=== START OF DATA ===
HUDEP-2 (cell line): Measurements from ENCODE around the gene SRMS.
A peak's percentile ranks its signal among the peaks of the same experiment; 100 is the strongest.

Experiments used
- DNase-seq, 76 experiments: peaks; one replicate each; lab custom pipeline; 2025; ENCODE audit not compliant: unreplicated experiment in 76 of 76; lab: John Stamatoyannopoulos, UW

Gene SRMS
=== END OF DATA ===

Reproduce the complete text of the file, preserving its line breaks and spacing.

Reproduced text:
HUDEP-2 (cell line): Measurements from ENCODE around the gene SRMS.
A peak's percentile ranks its signal among the peaks of the same experiment; 100 is the strongest.

Experiments used
- DNase-seq, 76 experiments: peaks; one replicate each; lab custom pipeline; 2025; ENCODE audit not compliant: unreplicated experiment in 76 of 76; lab: John Stamatoyannopoulos, UW

Gene SRMS